Temple, Texas (KWTX) – The Peel County Public Health District is reporting the first confirmed case of monkeypox in Peel County.
The Peel County Public Health District is working with local health care providers to investigate this initial confirmed case of monkeypox virus infection in a Peel County resident who recently traveled within the state. The patient is isolated and recovering at home.
The public health investigation has identified close contacts who may have been exposed and are monitored and evaluated. The disease does not currently pose a danger to the general public.
There are now 338 cases in the state including the most recent in McLennan County with the vast majority of these cases in the 18 to 39 age group.
“As the number of new cases continues to rise across the country and in Texas, the health district is working closely with the Texas Department of Health and Human Services (DSHS) and local healthcare partners to identify potential cases and limit their spread,” said Amy J. Yeager, district manager.
Monkeypox is an infection caused by the monkeypox virus, which is in the same class of viruses that cause smallpox and stings, but not chickenpox.
Symptoms of monkeypox include fever, chills, headache, muscle and back pain, and swollen lymph nodes, followed by a rash 3-5 days after the fever begins. They may also have respiratory symptoms (such as sore throat, nasal congestion or cough). Symptoms of monkeypox usually begin within 3 weeks of exposure to the virus.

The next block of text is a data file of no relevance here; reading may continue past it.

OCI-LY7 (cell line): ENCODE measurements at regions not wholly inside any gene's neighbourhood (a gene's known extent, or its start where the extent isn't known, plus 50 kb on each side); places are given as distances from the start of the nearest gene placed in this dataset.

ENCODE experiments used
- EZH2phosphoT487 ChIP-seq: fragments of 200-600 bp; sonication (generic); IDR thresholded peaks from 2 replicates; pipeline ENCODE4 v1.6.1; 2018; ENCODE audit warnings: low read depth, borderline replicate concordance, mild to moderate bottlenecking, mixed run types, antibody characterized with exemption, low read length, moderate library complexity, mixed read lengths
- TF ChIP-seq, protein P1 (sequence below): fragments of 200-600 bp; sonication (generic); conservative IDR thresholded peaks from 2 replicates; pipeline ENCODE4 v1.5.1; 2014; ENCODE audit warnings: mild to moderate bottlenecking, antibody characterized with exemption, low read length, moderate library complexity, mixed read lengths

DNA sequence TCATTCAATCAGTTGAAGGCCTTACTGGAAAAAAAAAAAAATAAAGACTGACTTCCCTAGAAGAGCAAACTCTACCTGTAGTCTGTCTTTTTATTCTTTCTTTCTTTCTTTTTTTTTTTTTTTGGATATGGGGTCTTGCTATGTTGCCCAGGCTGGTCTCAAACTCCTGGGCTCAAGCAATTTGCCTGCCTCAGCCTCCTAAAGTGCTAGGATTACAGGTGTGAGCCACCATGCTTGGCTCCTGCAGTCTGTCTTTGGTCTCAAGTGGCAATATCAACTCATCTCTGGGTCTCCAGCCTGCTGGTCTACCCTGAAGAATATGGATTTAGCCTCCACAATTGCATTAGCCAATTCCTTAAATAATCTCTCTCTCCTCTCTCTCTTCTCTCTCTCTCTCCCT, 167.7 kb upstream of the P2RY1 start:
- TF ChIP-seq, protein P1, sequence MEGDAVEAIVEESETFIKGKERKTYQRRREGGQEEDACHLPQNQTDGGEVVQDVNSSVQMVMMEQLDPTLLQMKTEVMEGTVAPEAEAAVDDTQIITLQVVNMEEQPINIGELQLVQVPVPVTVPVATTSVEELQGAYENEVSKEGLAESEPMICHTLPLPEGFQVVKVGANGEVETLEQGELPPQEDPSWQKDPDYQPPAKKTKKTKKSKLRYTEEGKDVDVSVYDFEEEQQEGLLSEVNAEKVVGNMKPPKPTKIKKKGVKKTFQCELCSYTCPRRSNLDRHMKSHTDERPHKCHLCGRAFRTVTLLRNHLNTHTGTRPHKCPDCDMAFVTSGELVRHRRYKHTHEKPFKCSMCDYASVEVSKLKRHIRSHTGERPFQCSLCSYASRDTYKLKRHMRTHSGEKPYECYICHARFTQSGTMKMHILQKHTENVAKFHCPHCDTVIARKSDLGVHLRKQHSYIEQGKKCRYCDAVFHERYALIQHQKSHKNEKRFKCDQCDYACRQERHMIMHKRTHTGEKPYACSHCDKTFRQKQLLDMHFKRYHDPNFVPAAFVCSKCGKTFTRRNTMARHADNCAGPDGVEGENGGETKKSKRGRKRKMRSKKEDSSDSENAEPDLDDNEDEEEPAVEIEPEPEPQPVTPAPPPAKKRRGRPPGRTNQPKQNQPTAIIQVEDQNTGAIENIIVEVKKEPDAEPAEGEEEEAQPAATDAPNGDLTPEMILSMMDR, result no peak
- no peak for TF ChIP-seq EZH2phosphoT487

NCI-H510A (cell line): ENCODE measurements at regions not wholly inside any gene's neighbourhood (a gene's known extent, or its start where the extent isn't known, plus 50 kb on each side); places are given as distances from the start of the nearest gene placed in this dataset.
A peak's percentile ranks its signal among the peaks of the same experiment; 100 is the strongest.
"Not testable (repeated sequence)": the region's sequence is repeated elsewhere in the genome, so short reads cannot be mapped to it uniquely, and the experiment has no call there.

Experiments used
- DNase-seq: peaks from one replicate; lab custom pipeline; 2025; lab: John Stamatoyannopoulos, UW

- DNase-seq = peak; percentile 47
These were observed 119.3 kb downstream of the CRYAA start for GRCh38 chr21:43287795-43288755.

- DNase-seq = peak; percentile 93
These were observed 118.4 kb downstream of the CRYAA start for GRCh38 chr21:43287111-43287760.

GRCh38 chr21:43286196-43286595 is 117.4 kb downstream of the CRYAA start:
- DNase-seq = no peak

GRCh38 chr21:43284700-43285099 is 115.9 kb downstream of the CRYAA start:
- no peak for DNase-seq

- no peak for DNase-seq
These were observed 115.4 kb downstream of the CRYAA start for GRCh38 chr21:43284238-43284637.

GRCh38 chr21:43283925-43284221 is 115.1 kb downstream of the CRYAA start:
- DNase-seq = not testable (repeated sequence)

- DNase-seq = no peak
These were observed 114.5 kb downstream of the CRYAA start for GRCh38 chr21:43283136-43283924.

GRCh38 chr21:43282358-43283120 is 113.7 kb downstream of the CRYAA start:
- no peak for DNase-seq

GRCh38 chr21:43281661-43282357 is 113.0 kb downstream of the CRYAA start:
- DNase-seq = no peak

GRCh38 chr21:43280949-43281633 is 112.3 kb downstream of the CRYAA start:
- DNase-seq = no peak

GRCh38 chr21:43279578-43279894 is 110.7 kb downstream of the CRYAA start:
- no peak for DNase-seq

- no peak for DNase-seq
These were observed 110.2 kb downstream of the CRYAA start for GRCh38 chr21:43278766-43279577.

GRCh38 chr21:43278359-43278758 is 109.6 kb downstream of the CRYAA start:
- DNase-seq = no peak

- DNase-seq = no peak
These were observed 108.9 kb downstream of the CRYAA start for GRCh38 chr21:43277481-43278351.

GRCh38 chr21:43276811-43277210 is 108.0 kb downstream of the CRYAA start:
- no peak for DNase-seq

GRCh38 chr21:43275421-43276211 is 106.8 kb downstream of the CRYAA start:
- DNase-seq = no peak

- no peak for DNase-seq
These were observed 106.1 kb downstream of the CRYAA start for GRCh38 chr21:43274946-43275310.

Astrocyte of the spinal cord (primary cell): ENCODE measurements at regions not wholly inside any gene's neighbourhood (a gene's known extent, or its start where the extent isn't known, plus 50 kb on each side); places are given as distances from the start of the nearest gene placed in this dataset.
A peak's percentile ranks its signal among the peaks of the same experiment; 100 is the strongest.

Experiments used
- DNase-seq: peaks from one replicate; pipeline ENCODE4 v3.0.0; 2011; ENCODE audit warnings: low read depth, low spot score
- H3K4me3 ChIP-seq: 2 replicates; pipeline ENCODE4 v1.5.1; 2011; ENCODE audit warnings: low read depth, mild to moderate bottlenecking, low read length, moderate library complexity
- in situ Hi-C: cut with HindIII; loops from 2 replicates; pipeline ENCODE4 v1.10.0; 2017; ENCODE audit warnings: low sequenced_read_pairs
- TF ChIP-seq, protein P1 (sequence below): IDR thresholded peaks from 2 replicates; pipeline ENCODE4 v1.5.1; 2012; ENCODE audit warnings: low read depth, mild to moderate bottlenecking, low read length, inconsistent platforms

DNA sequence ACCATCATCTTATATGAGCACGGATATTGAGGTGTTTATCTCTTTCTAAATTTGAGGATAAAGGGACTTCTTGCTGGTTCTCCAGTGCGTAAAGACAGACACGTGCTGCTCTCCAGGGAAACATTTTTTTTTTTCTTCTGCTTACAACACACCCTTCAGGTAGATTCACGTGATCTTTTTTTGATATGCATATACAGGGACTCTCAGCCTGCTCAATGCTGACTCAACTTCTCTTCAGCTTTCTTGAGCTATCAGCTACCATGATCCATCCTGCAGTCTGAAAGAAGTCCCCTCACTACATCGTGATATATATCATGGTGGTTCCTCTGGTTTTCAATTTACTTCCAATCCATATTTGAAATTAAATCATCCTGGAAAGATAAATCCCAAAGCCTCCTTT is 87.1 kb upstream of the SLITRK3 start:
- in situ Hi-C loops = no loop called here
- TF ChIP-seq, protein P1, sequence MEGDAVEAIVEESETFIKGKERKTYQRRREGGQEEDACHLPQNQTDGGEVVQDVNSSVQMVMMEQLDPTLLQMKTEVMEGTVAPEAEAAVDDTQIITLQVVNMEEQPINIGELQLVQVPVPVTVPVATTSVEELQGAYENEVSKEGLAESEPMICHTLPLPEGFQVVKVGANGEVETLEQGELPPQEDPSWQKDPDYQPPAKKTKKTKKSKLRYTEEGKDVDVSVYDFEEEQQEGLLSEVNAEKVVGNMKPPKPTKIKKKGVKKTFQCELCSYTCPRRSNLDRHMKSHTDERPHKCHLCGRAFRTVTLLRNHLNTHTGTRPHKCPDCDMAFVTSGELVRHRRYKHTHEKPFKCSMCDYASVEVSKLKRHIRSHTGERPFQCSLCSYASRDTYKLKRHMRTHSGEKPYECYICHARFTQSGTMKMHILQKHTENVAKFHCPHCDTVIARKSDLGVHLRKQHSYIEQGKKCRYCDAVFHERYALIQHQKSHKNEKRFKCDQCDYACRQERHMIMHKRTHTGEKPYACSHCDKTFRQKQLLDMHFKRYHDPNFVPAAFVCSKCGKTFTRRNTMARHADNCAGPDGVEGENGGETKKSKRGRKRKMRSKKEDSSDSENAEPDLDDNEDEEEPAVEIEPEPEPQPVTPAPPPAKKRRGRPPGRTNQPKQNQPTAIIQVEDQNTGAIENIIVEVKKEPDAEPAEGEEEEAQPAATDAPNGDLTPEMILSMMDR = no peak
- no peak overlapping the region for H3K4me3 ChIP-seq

If someone has flu-like symptoms, they will usually develop a rash after 1-4 days. The rash may start anywhere on the body, but it most often starts on the face.
However, with the current outbreak, the rash often begins in the genital area. The rash can look like pimples or pimples. The disease usually lasts from 2 to 4 weeks.
The primary way people contract monkeypox is through close personal contact with an infected person, including sexual contact.
It can also be transmitted from person to person by inhaling large respiratory droplets or through close contact with body fluids and pests, as well as contaminated items (such as clothing or bed linen, and through sharing food utensils, cups, cigarettes or vaping devices, kissing, etc.), among others. activities in which saliva may be exchanged with a person with monkeypox).
People should try to avoid skin contact with strangers, especially those who have a rash or their health history is unknown.
Pregnant women can also pass the virus to their fetus through the placenta.
Monkeypox does not spread easily between people without close contact.
Amy J. said: Yeager, director of the BCPHD Center: “Although this current outbreak is fairly specific, it is important that the community understand the signs and symptoms of monkeypox, what to do if they develop symptoms, and know how the disease is transmitted.” .
In most cases, the infection clears up without specific treatment, but people who are immunosuppressed, infected with HIV, or who are pregnant are more likely to develop complications.
Children under the age of 8 are also more likely to have more serious illnesses.
The best way to help stop the further spread of this disease is to quickly identify any infected person and their contacts.
If you think you’ve been exposed to someone with monkeypox, you may be a candidate for the vaccine.
The vaccine is most effective if given within 4 days of exposure but can be given up to 14 days after exposure.
If you develop any of the symptoms described above, please contact your health care provider or the Bell County Public Health District immediately for instructions on what to do next at (254) 939-2091 or [email protected]
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